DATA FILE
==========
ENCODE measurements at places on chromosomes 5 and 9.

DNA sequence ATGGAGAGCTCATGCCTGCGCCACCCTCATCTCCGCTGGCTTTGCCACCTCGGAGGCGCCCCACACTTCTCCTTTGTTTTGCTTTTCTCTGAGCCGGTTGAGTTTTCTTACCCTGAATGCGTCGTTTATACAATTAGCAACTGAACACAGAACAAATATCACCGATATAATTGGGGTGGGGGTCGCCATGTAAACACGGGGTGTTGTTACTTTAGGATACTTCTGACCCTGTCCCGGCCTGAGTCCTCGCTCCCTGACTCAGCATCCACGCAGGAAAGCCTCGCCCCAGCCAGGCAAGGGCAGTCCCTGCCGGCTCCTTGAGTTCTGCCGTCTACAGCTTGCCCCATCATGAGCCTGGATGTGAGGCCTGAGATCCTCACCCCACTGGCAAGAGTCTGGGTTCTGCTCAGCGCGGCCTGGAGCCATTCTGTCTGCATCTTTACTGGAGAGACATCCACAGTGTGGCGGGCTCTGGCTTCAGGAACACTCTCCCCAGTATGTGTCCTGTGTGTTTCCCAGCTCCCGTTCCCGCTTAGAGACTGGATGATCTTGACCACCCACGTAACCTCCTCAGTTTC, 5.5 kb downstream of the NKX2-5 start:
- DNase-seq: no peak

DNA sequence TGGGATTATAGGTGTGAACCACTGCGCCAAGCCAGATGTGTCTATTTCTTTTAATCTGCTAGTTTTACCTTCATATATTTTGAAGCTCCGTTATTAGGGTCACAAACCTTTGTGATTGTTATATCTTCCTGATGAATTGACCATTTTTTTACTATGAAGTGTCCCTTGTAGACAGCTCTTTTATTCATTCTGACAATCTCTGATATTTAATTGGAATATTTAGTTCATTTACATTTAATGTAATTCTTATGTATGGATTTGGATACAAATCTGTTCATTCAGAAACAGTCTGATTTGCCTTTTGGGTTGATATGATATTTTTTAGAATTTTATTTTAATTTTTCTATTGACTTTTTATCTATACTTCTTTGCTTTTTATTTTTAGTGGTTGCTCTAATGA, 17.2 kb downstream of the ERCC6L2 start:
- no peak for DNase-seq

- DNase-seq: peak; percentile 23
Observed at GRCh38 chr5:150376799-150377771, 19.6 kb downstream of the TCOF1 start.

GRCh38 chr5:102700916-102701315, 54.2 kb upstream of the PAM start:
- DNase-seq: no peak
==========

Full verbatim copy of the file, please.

ENCODE measurements at places on chromosomes 5 and 9.

DNA sequence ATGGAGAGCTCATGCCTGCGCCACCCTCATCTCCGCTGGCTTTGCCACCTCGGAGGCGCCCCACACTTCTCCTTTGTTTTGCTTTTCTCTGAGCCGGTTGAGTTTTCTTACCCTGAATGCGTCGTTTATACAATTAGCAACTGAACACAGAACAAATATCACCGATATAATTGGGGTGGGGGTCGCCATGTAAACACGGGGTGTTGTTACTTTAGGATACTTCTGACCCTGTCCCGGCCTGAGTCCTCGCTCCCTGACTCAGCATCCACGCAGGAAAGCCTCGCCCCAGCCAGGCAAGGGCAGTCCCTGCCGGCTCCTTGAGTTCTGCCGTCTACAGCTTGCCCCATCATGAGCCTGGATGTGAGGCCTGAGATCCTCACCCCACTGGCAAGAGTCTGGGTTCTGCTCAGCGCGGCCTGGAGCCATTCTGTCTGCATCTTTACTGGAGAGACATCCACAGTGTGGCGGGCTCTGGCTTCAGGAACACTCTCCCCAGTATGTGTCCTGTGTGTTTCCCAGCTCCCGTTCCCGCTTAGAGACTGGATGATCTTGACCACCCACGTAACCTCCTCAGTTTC, 5.5 kb downstream of the NKX2-5 start:
- DNase-seq: no peak

DNA sequence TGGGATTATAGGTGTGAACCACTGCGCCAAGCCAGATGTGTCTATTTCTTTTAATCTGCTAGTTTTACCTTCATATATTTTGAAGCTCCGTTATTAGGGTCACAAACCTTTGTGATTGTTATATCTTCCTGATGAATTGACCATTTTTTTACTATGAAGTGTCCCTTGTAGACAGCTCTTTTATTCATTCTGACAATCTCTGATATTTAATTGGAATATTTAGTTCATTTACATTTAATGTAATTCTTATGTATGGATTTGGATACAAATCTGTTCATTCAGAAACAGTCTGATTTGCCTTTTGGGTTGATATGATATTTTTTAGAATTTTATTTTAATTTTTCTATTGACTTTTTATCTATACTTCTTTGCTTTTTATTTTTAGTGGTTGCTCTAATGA, 17.2 kb downstream of the ERCC6L2 start:
- no peak for DNase-seq

- DNase-seq: peak; percentile 23
Observed at GRCh38 chr5:150376799-150377771, 19.6 kb downstream of the TCOF1 start.

GRCh38 chr5:102700916-102701315, 54.2 kb upstream of the PAM start:
- DNase-seq: no peak